Author: Caitlin Ryan
What is Hyperemesis Gravidarum?
Hyperemesis Gravidarum (HG) is also known as “severe morning sickness”. Doesn’t sound that bad right? It is so much more than that. An all-consuming black cloud surrounds you during what is supposed to be a happy time for you and your family. It is severely debilitating, depressing and isolating and only truly understood by those that have experienced it. Imagine a bad hangover and gastro combined that doesn’t end. For 9 months. 24/7. And you’re getting close to what it feels like to experience HG.
“If morning sickness is a drop of rain. Hyperemesis Gravidarum is the hurricane.”
HG is severe vomiting and nausea in pregnancy. It is estimated to affect around 2% of pregnant women. There is a higher incidence of HG in multiples pregnancies. For some women it lasts for some of their pregnancy and for others like me it lasts the entire pregnancy and only stops once the baby is born (or babies). For some women the symptoms even linger post birth.
I suffered with HG for the duration of my pregnancies with both my daughter in 2014 and my boy/ girl twins in 2017.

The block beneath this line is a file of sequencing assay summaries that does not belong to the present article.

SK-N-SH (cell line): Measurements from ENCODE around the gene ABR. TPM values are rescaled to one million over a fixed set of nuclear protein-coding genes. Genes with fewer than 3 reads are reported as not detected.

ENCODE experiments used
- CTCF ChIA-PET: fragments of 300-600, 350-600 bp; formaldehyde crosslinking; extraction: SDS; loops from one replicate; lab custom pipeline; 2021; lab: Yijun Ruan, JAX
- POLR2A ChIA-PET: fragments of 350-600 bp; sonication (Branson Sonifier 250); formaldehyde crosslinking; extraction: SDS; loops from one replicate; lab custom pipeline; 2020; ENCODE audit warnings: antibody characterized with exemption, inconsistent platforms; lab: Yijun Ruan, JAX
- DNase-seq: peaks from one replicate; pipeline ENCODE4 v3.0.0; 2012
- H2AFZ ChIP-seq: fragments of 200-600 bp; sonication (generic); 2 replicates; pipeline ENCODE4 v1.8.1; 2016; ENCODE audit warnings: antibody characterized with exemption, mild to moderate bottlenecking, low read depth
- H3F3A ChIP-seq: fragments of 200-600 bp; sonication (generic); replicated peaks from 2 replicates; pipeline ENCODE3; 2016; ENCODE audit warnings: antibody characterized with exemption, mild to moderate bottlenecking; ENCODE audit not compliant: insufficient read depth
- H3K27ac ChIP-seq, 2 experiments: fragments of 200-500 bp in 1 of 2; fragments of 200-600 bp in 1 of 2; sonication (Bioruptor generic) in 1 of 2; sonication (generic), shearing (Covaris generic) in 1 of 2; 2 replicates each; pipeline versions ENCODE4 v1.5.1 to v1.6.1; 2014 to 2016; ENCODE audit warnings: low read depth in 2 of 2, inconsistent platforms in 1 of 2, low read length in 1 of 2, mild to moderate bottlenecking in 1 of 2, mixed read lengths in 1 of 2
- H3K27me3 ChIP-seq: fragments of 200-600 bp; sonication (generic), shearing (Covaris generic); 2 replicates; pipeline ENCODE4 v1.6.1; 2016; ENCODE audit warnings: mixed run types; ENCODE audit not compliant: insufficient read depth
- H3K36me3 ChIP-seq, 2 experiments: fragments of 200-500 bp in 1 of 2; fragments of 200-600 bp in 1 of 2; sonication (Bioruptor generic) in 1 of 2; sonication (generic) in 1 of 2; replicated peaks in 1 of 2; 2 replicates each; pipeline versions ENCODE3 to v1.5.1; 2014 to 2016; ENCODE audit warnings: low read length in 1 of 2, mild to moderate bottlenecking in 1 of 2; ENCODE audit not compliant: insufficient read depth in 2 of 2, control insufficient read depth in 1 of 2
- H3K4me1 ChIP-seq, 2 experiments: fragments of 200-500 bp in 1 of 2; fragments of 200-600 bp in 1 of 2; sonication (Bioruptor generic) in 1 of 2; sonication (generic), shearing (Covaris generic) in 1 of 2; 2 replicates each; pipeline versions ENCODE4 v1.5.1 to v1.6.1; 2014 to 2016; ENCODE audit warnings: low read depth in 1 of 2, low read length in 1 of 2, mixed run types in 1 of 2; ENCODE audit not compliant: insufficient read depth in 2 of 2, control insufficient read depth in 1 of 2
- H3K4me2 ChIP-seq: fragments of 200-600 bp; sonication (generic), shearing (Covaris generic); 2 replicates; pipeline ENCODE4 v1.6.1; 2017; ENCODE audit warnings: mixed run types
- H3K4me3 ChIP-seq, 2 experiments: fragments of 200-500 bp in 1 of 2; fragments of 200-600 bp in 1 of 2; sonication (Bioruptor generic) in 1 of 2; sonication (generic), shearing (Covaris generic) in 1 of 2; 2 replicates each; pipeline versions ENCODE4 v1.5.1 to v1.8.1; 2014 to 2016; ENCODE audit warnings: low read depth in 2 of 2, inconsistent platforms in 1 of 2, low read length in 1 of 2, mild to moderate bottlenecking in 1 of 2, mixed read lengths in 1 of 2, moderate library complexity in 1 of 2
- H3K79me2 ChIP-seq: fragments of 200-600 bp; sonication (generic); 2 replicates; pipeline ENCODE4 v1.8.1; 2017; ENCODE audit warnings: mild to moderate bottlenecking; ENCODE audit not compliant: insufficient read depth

How Hyperemesis Gravidarum affected me when I was pregnant with my singleton
Before I became pregnant with my daughter in 2014 I knew nothing about HG. I had heard Princess Kate had been hospitalized for her “bad morning sickness” but really how bad could it be? I was wrong. Very wrong. I got a positive pregnancy test at 5 weeks. My husband I were so excited to start our family. 3 days later the vomiting started. It didn’t stop.
My GP diagnosed me with HG and started me on medication. I tried all the medication and anything that has ever been mentioned to help morning sickness (ginger, travel bands, acupuncture, oils, etc). Ondansetron medication was the only thing that helped in that it limited the vomiting a little. Nothing helped the nausea though. It was unrelenting. 24/7. The only time I got relief was when I was sleeping. It was hard to sleep as I was so sick.
I couldn’t keep anything down apart from the occasional cheeseburger and coke. We had hospital visit after hospital visit for fluids. I kept thinking it would stop after 12 weeks, after 16 weeks, in 3rd trimester. It didn’t. I couldn’t imagine how it could be worth it. Nothing could be worth being this sick for this long could it? I had to finish work, I couldn’t participate in socialising with friends as family, I felt like a walking zombie.
I somehow survived and when our daughter Izzy was born the physical sickness fizzled away. But then the post natal depression and anxiety set in. For me it was due to HG. That eventually passed as well and as I got to enjoy my daughter I realised yes she was worth all that!